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Global Tax 50 2016: Donald Trump

US President-elect

Donald Trump

Donald Trump is a new entry this year

President-elect Donald Trump sits high on the Global Tax 50 list after winning November's seismic US election, which means that the Republican Party holds the House of Representatives, the Senate, the executive Court and the Supreme Court. A clean sweep.

This leaves Trump with carte blanche to make changes as he sees fit, with the only meaningful opposition to come from within the Republican Party.

As unpredictable as Trump is, his party has always strived for low taxes for businesses and individuals. With tax reform in the US long overdue – and a significant subject of debate during the election campaign – it would take a series of events even more unlikely than his election for the corporate tax rate not to fall.

Trump's pre-election plan was to slash the rate from 35% to 15% and allow for a one-time repatriation of offshore corporate profits at a rate of 10%. He also promised to abolish the corporate alternative minimum tax.

"This [15%] rate is available to all businesses, both big and small, that want to retain the profits within the business," Trump said in his pre-election tax reform plan, published on September 14.

US businesses are hampered by high corporate tax rates to the extent that corporate inversions and the stockpiling of profits offshore have both become big issues. The rate cut is not a sure-fire remedy to these problems but will at least prevent them from getting worse. If the offshore profits amnesty does not yield significant revenue, however, the US will be in serious trouble revenue-wise.

If Trump manages to get his plan through Congress, the Tax Foundation expects it to result in a loss of tax revenue in the range of between $2.6 trillion and $3.9 trillion over the next 10 years. That does not leave much for building walls.

The rate cut, therefore, is likely to be tempered by the House Republicans, who have previously said that they favour a rate of 20%. International Tax Review understands, however, that there is a good chance the rate will be higher still – somewhere between 22% and 25% looks most likely, according to a source close to the Trump administration.

Section 385 regulations

In further positive news for taxpayers, Trump's elections could also see the end of burdensome section 385 regulations. The regulations, which affect the tax treatment of corporate debt, have been causing a major headache for inbound US organisations.

"Why we think 385 is likely to go away is that [Trump] wants to make sure the US tax landscape is competitive," said Michael Crafton, senior director at Alvarez & Marsal in New York. "With respect to 385, it really attempted to attack these US companies that were out-bounding to non-US countries, but was attacking, essentially, all non-US-parented multinational companies."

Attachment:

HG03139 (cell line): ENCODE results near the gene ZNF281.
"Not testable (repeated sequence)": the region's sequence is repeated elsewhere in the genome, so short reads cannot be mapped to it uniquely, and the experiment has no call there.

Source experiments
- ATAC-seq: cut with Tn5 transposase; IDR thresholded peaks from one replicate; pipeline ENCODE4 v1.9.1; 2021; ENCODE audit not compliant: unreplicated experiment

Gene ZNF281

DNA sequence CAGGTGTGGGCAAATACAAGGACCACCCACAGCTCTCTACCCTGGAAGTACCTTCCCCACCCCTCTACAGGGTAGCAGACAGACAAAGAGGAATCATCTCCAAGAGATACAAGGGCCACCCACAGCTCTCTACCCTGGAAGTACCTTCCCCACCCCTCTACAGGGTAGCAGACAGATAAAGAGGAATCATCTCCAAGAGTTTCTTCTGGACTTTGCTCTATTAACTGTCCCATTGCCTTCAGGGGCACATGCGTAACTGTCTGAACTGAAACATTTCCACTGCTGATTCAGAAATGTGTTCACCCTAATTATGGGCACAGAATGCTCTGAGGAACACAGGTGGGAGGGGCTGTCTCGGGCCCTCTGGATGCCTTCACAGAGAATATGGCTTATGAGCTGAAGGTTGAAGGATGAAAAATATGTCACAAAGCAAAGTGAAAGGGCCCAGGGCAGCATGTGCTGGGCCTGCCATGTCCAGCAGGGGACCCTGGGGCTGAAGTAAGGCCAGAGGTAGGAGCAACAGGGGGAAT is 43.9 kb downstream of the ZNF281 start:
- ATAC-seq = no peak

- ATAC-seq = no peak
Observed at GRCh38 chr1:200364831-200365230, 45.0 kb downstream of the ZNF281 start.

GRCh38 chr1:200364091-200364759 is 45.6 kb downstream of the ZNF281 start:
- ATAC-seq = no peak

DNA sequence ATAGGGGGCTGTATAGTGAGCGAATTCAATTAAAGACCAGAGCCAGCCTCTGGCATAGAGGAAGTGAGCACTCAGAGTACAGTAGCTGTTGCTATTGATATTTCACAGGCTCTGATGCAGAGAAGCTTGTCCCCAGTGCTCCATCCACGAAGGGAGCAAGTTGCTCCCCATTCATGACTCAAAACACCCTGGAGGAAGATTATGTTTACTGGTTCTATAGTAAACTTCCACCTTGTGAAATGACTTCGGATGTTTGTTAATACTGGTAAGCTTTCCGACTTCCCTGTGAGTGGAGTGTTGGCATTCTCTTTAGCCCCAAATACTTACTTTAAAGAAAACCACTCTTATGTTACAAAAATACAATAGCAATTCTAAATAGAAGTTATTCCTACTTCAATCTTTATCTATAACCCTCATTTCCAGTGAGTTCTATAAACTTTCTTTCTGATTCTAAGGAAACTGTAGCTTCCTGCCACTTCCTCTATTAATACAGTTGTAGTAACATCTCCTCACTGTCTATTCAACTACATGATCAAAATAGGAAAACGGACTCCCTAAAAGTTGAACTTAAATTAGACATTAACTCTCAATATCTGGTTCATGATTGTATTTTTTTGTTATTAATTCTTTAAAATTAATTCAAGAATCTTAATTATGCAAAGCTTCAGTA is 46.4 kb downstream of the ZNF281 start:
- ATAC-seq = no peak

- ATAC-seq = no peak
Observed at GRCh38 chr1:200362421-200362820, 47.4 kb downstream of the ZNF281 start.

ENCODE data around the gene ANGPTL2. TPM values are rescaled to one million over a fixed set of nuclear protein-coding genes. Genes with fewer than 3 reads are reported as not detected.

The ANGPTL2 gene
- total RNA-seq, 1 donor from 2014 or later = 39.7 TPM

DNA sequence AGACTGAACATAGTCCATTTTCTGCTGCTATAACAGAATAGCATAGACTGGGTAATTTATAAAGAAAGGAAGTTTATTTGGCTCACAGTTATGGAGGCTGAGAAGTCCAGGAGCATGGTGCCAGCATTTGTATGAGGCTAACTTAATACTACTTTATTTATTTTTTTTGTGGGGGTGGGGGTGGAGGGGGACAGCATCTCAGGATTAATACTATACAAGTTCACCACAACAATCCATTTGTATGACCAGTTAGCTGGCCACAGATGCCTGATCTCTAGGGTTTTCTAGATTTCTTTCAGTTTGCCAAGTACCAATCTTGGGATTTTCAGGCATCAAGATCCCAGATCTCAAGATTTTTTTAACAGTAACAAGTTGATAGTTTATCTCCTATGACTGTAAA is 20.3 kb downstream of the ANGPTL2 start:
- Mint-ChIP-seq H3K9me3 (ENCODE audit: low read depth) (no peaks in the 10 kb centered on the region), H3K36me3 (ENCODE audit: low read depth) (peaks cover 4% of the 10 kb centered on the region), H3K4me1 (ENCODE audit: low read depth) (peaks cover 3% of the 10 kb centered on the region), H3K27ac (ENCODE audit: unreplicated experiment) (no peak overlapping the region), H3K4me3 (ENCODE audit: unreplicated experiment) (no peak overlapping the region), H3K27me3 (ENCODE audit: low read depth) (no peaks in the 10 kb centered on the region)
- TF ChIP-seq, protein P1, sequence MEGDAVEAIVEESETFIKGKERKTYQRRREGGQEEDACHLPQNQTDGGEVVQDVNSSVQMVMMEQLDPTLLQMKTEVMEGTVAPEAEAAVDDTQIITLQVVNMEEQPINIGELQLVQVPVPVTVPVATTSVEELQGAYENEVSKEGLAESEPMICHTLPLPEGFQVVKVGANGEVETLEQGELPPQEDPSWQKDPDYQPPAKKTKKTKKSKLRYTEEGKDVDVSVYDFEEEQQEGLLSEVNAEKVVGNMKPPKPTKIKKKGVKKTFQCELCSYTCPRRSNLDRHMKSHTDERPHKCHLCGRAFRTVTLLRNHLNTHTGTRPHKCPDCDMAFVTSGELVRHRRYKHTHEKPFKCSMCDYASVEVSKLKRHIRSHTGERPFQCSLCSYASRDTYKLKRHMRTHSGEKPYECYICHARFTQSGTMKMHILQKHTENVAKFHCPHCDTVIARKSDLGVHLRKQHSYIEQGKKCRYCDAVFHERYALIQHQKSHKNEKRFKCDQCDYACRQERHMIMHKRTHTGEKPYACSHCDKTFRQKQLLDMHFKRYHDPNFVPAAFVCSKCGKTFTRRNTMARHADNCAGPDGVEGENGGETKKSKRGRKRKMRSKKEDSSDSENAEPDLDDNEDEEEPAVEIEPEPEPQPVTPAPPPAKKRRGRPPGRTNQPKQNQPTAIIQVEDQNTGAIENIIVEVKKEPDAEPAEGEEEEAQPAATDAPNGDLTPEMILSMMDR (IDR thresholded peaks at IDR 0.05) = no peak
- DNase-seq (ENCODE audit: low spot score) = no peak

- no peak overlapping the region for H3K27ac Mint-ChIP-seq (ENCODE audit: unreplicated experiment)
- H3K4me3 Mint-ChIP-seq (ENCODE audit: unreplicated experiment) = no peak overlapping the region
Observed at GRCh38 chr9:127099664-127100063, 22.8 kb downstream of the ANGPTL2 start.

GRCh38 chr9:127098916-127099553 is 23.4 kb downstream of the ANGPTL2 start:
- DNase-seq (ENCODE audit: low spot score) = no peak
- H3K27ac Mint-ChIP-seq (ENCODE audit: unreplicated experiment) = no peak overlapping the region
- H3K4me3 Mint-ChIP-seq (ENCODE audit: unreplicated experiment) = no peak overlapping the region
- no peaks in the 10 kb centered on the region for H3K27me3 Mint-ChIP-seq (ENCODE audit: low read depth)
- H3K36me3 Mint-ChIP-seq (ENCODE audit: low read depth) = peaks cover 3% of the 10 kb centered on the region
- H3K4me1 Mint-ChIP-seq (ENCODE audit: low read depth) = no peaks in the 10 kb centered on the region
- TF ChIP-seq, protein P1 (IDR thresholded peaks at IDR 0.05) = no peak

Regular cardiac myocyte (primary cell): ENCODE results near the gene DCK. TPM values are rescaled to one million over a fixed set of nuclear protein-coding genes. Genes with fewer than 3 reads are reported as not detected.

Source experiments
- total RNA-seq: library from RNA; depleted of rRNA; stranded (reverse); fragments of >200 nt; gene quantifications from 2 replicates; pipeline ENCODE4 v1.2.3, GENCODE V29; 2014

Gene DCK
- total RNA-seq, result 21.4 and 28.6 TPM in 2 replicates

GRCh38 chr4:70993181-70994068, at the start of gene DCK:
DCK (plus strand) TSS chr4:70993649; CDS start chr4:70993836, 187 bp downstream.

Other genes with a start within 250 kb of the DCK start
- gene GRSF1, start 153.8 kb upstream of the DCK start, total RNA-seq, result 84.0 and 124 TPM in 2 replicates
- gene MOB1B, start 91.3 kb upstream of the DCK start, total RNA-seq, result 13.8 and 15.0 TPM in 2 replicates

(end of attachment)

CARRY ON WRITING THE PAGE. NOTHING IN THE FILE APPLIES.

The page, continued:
However, in a series of tweets, Trump promised to penalise any businesses that move operations offshore. "The US is going to substantially reduce taxes and regulations on businesses, but any business that leaves our country for another country, fires its employees, builds a new factory or plant in the other country, and then thinks it will sell its product back into the US without retribution or consequence, is WRONG! There will be a tax on our soon to be strong border of 35% for these companies wanting to sell their product, cars, AC units, etc., back across the border. This tax will make leaving financially difficult, but these companies are able to move between all 50 states, with no tax or tariff being charged. Please be forewarned prior to making a very expensive mistake! The United States is open for business," he said.

While reversing the 385 regulations may take some time, a cut in the corporate tax rate, coupled with a tax holiday for earnings repatriated to the US, could well be Trump's first major piece of policymaking during his term after his inauguration on January 20.

The Global Tax 50 2016

View the full list and introduction

The top 10 • Ranked in order of influence

1. Margrethe Vestager

2. The International Consortium of Investigative Journalists

3. Brexit

4. Arun Jaitley

5. Jacob Lew

6. Antoine Deltour and Raphaël Halet

7. Operation Zealots

8. Guy Verhofstadt

9. Theresa May (and the 'three Brexiteers')

10. Donald Trump

The remaining 40 • In alphabetic order

Kemi Adeosun

Piet Battiau

Elise Bean

Monica Bhatia

Allison Christians

Tim Cook

Rita de la Feria

Caroline Flint

Judith Freedman

Chrystia Freeland

Pravin Gordhan

Orrin Hatch

Meg Hillier

Mulyani Indrawati

Lou Jiwei

Paul Johnson

Stephanie Johnston

Chris Jordan

Pravind Jugnauth

Wang Jun

Jean-Claude Juncker

Kathleen Kerrigan

Christine Lagarde

Werner Langen

Jolyon Maugham

Angela Merkel

Narendra Modi

Will Morris

Michael Noonan

Grace Perez-Navarro

Platform for the Collaboration on Tax

Donato Raponi

Pascal Saint-Amans

Heather Self

Robert Stack

Tax Justice Network

The Gulf Cooperation Council (GCC)

Transparency International

US Committee on Ways and Means

Rodrigo Valdés

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